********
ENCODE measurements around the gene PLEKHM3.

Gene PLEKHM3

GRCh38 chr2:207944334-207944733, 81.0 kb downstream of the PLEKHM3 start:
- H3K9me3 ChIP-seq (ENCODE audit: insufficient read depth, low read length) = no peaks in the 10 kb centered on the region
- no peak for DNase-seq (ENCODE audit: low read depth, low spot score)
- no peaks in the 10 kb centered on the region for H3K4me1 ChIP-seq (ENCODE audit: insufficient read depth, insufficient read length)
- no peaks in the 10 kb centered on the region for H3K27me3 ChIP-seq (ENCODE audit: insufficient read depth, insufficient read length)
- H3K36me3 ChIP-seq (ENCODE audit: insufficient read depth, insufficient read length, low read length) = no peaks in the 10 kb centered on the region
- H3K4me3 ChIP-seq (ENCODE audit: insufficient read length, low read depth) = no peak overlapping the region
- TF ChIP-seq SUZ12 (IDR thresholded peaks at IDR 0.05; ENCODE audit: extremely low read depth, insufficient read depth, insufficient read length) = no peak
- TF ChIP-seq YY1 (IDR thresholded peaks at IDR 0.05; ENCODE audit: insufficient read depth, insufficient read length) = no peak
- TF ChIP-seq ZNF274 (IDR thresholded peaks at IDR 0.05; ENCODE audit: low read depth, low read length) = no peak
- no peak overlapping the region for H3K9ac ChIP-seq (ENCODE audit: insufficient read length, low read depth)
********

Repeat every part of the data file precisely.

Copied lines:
ENCODE measurements around the gene PLEKHM3.

Gene PLEKHM3

GRCh38 chr2:207944334-207944733, 81.0 kb downstream of the PLEKHM3 start:
- H3K9me3 ChIP-seq (ENCODE audit: insufficient read depth, low read length) = no peaks in the 10 kb centered on the region
- no peak for DNase-seq (ENCODE audit: low read depth, low spot score)
- no peaks in the 10 kb centered on the region for H3K4me1 ChIP-seq (ENCODE audit: insufficient read depth, insufficient read length)
- no peaks in the 10 kb centered on the region for H3K27me3 ChIP-seq (ENCODE audit: insufficient read depth, insufficient read length)
- H3K36me3 ChIP-seq (ENCODE audit: insufficient read depth, insufficient read length, low read length) = no peaks in the 10 kb centered on the region
- H3K4me3 ChIP-seq (ENCODE audit: insufficient read length, low read depth) = no peak overlapping the region
- TF ChIP-seq SUZ12 (IDR thresholded peaks at IDR 0.05; ENCODE audit: extremely low read depth, insufficient read depth, insufficient read length) = no peak
- TF ChIP-seq YY1 (IDR thresholded peaks at IDR 0.05; ENCODE audit: insufficient read depth, insufficient read length) = no peak
- TF ChIP-seq ZNF274 (IDR thresholded peaks at IDR 0.05; ENCODE audit: low read depth, low read length) = no peak
- no peak overlapping the region for H3K9ac ChIP-seq (ENCODE audit: insufficient read length, low read depth)